When she was just nine years old, Jenny Molloy walked into a police station with her two brothers and asked to be taken into care. From that moment forward social workers played a critical role in her life. Recently Jenny’s account of her childhood, ‘Hackney Child’, written together with Morag Livingstone, ‘almost accidentally’ turned her into a leading expert in children’s social work.
Today Jenny tells us about her experiences of social work, what Frontline’s applicants and participants need to know and why the success of her daughter is testament to the dedication of her own social workers.
The importance of great social workers
When I was growing up I had the same social worker for seven years. That was unusual then, but almost unheard of now. I felt like I could trust that social worker 100%. Our relationship wasn’t easy, but she stuck by me through thick and thin. I always looked forward to seeing her – she was my special person. She worked with my family at the same time to protect me from my mum, who wasn’t easy to work with, and she was always available to me. I didn’t even realise there were other children on her caseload – it didn’t even occur to me that I wasn’t the only one because she was that good.
By contrast, my next two social workers rarely made me feel special. The second was once an hour and ten minutes late. The third was the social worker who gave me my Social Services files when I turned 18. For children in care these files are our lives – I was obsessed with them. That’s what turning 18 meant to me. But my social worker gave me these files in a cold, dark room and left me there. The information in these files was incomplete (with lots of papers missing) and very traumatic. I was waiting and waiting for my social worker, partly to see how upset I was and partly to come and rescue me; I didn’t even know how to get out of that awful building.
I think it’s really important that social workers show us that it is possible to love us and to hold high aspirations for us. They also need to get to know you and to gain trust. For instance, my favourite social worker gained my trust by telling me when she was going on holiday and when she would be back. Because every time someone went on holiday I automatically thought, ‘right – that’s it – they’re not coming back.’
Working with Frontline’s participants
I absolutely loved my day at Frontline’s Summer Institute. It was buzzing. I confess, before I met Frontline’s first cohort I judged them. I made an assumption that they’d have no insight into our lives. Yet they were the absolute opposite of what I’d expected. They were so interested. They asked challenging, interesting, intellectual questions. They just ‘got it’. I never realised my story would have such an impact. They were so open and so kind. Also, there aren’t many people who could have come out of a five-week Summer Institute like that still buzzing about social work. I mean, during that time they were taught the worst case scenarios. I came out of my day there with such hope for the students. I can’t wait to see them again at the recall days.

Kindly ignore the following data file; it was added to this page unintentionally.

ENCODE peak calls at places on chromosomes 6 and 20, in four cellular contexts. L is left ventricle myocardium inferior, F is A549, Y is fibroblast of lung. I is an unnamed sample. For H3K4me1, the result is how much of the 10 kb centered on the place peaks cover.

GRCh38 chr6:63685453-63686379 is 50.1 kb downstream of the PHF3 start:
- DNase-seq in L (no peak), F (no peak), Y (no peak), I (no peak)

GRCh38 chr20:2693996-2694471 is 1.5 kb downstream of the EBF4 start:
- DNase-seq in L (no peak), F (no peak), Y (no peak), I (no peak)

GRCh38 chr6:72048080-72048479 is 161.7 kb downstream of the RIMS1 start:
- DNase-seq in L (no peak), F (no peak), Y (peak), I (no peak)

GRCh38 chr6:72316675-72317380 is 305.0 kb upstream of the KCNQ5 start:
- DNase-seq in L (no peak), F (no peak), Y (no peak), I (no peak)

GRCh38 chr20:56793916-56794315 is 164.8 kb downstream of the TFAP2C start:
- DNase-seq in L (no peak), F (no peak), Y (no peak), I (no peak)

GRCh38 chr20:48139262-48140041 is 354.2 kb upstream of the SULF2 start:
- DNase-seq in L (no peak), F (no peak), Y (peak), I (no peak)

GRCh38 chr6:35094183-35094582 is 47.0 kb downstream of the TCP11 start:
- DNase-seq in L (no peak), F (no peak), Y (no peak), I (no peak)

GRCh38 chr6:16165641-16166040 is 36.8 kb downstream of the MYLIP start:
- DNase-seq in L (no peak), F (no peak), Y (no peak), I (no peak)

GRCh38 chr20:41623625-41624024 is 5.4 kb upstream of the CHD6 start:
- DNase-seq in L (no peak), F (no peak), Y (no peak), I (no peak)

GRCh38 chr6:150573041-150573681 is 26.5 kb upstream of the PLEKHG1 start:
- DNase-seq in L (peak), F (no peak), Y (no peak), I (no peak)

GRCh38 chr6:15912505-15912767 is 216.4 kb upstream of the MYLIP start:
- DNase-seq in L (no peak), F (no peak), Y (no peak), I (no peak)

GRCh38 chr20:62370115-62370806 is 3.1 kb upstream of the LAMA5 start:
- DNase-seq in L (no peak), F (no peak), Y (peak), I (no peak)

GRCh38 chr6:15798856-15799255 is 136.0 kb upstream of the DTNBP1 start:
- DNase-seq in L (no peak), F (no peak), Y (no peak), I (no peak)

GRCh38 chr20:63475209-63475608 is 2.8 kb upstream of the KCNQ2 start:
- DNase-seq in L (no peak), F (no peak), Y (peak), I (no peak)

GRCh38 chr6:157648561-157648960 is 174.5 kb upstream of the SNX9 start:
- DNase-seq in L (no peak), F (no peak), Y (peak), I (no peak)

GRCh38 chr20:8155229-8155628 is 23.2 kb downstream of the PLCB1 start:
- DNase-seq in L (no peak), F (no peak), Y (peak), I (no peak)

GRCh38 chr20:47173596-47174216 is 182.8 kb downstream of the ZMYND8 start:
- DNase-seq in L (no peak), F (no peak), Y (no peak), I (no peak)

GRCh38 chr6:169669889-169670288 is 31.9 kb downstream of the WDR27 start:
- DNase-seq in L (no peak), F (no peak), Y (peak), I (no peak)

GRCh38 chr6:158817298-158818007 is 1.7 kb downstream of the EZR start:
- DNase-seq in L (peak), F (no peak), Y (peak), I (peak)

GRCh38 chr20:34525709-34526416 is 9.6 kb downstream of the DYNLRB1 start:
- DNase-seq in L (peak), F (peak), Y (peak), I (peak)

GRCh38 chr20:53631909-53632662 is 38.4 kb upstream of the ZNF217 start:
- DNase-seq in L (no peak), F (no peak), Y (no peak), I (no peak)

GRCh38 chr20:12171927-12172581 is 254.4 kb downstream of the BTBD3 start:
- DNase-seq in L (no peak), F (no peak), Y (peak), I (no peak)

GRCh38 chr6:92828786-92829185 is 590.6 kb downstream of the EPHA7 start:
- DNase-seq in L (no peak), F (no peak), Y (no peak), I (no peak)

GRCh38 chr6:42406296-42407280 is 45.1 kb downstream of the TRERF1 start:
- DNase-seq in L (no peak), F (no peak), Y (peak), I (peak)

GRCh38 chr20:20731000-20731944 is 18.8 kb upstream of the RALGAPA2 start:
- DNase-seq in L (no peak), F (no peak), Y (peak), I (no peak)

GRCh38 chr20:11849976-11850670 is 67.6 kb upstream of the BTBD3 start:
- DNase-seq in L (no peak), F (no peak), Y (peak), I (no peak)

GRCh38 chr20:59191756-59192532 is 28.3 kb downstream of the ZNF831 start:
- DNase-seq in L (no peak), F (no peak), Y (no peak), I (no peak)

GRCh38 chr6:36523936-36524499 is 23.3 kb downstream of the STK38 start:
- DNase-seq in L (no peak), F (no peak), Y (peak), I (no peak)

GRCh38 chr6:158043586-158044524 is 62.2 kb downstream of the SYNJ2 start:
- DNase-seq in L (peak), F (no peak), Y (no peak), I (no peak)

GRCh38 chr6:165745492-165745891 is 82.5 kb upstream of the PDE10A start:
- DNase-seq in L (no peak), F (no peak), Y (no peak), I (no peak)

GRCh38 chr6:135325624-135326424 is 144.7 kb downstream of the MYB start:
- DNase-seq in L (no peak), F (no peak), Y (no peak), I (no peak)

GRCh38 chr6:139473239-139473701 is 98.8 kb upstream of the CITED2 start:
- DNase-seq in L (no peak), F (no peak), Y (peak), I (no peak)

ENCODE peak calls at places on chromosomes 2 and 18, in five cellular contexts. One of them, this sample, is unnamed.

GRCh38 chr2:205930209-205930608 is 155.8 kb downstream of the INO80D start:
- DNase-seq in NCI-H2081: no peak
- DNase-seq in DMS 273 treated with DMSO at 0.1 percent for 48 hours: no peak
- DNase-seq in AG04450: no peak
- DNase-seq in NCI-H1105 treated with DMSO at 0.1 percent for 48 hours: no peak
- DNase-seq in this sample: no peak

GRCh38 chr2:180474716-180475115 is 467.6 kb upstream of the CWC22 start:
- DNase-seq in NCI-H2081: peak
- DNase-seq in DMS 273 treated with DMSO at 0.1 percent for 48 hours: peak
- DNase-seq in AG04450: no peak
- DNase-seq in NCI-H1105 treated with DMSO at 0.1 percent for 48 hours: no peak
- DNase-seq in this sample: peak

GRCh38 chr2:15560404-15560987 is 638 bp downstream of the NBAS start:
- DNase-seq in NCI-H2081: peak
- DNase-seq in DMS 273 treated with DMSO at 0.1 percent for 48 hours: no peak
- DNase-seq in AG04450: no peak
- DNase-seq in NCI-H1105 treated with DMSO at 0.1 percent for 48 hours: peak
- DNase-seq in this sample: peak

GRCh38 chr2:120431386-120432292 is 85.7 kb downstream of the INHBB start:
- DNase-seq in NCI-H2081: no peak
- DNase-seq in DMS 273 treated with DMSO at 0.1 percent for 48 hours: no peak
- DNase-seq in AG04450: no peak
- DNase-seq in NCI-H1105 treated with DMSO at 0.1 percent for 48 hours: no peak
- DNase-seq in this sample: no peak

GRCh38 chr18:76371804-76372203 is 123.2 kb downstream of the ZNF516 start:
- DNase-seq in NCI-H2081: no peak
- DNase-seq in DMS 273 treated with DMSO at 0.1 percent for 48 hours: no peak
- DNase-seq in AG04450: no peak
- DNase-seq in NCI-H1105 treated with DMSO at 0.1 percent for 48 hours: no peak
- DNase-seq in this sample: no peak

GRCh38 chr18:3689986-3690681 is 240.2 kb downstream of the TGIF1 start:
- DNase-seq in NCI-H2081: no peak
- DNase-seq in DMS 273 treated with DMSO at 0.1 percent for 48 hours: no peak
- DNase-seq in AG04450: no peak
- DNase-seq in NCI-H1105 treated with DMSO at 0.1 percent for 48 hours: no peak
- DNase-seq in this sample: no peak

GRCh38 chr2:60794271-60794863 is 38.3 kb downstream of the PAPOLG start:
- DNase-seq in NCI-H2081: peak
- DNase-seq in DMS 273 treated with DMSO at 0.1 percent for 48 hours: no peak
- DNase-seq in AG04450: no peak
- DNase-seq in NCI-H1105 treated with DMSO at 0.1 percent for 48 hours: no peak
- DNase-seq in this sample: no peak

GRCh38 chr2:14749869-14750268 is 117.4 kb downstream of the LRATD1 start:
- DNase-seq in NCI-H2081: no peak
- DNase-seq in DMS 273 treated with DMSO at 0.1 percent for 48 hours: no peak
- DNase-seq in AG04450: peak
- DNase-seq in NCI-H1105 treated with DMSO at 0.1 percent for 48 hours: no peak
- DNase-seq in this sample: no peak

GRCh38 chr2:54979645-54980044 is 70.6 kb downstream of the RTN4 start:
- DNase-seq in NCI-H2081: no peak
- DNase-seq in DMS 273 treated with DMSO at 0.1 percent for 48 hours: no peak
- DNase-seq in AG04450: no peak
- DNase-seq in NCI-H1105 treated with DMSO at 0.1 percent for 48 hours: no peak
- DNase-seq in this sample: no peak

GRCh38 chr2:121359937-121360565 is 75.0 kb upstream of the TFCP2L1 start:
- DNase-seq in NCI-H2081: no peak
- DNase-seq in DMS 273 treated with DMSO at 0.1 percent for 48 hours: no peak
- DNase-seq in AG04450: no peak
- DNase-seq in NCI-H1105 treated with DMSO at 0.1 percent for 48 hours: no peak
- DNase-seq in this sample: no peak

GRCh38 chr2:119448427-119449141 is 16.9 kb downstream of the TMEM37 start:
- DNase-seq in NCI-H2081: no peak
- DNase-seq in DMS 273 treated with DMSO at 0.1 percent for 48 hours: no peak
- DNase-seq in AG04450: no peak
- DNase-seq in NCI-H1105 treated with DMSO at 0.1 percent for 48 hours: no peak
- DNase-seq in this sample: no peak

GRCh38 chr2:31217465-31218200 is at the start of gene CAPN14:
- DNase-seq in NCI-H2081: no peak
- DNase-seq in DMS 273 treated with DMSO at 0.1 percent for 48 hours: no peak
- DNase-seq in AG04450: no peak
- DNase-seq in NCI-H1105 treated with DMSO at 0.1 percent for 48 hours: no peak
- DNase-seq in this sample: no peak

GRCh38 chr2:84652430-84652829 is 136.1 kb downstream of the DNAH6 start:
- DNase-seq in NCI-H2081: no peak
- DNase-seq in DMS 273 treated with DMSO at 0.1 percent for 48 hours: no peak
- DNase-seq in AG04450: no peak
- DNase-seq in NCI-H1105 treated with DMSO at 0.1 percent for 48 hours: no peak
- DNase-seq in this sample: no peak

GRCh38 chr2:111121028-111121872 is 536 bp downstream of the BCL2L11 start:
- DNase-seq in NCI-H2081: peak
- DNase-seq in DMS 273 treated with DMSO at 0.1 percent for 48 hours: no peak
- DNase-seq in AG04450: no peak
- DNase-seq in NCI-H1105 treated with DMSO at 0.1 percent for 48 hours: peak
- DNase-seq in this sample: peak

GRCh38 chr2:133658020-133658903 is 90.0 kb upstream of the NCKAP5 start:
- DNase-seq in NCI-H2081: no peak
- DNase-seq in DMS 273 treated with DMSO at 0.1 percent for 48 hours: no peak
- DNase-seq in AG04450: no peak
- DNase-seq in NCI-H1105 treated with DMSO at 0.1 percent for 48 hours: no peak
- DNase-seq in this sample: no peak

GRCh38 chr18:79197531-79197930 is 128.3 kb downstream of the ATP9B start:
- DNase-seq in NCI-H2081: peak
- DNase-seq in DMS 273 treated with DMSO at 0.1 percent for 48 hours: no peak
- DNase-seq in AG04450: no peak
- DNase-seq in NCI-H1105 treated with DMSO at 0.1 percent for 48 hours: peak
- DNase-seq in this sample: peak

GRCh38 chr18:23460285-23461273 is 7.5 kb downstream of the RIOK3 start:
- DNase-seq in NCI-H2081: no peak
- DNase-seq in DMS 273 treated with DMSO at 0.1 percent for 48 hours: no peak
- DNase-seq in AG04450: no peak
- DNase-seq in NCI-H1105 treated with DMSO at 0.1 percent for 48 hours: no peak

Advice to Frontline’s participants and applicants
When I met the Frontline participants, I gave them advice on how to work with children in care. I told them not to over-promise or you’ll lose trust. I told them to fight the child’s corner – but also to show the child you’re fighting their corner by recording what you’re doing (without being judgemental, of course). That way, when we go to pick up our files when we turn 18, our healing from our childhoods can continue. We need to know which people were behind us.
To applicants I would also say it is essential that you care about children in care. If you don’t, then don’t bother; go and do something else. I’d make it clear that compassion from gifted high-achieving students, often from comfortable backgrounds, is every bit as valid as compassion from those from less well-off backgrounds. Finally, I would also say that rewards of social work are far more spiritually rewarding than anything you’ll get from a commercial career.
The lasting impact of social workers
I was in care as a child and so were both my parents. Two generations. My daughter didn’t go into care – we’re not repeating that pattern. Turning 18 meant one thing for me – getting my hands on those files I mentioned earlier. I’m so proud that, for my daughter, turning 18 simply meant an amazing party and a day to feel special.
In fact, my daughter is now training to be a social worker herself.
My children’s upbringing and success is a credit to my social workers; they were the ones who gave me the ability to break out of that cycle. Parents usually take the credit don’t they? Well my parents lost that right, with my social workers gaining it. Social workers don’t always see the impact, but boy can they make a difference. I have got to where I am today because of social workers.
Jenny Molloy aka Hope Daniels or ‘Hackney Child’, as her social worker files named her, is very proud to refer to herself as a ‘care leaver in recovery’. She is called on by government bodies to advise on the care and fostering of children and helped to establish the Care Leavers’ Charter in 2012. She has written two books about her experiences, Hackney Child (Sunday Times Bestseller) and Tainted Love, with her third, What’s Love Got To Do With It due to be published in April 2015. Twitter: @HackneyChild
Interview and words by Joe Jervis. Photo by Mark Harrison.